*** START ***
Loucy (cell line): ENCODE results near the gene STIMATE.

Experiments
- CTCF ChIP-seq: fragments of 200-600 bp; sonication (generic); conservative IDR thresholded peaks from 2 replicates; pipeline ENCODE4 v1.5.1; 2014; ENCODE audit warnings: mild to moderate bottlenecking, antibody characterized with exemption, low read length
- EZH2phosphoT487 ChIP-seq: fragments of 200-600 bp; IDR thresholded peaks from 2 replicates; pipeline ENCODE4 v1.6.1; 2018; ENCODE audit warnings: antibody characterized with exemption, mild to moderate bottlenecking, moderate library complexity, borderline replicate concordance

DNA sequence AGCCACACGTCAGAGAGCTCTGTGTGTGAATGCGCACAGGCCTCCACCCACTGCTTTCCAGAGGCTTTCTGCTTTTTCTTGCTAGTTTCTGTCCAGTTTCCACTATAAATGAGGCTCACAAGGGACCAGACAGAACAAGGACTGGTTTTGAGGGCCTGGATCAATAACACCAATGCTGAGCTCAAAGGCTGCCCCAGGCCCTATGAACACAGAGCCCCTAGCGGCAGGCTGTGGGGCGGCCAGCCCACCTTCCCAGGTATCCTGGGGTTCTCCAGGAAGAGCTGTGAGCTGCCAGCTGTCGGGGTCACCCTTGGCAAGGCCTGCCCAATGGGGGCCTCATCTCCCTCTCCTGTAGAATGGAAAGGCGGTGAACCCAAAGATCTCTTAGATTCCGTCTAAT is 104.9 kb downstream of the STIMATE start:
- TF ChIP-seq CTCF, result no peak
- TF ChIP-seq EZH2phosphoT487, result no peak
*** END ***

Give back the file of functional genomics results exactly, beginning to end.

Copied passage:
Loucy (cell line): ENCODE results near the gene STIMATE.

Experiments
- CTCF ChIP-seq: fragments of 200-600 bp; sonication (generic); conservative IDR thresholded peaks from 2 replicates; pipeline ENCODE4 v1.5.1; 2014; ENCODE audit warnings: mild to moderate bottlenecking, antibody characterized with exemption, low read length
- EZH2phosphoT487 ChIP-seq: fragments of 200-600 bp; IDR thresholded peaks from 2 replicates; pipeline ENCODE4 v1.6.1; 2018; ENCODE audit warnings: antibody characterized with exemption, mild to moderate bottlenecking, moderate library complexity, borderline replicate concordance

DNA sequence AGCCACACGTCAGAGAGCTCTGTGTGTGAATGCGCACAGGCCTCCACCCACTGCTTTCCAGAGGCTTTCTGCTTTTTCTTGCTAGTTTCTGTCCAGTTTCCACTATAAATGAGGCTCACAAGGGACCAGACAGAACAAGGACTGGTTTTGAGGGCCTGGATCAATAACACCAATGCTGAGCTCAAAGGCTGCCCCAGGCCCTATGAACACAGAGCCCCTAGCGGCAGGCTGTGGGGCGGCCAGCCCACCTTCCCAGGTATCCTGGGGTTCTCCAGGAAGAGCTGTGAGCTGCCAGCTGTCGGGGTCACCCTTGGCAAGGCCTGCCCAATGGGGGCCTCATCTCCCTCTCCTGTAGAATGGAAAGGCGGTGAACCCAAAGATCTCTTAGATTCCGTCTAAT is 104.9 kb downstream of the STIMATE start:
- TF ChIP-seq CTCF, result no peak
- TF ChIP-seq EZH2phosphoT487, result no peak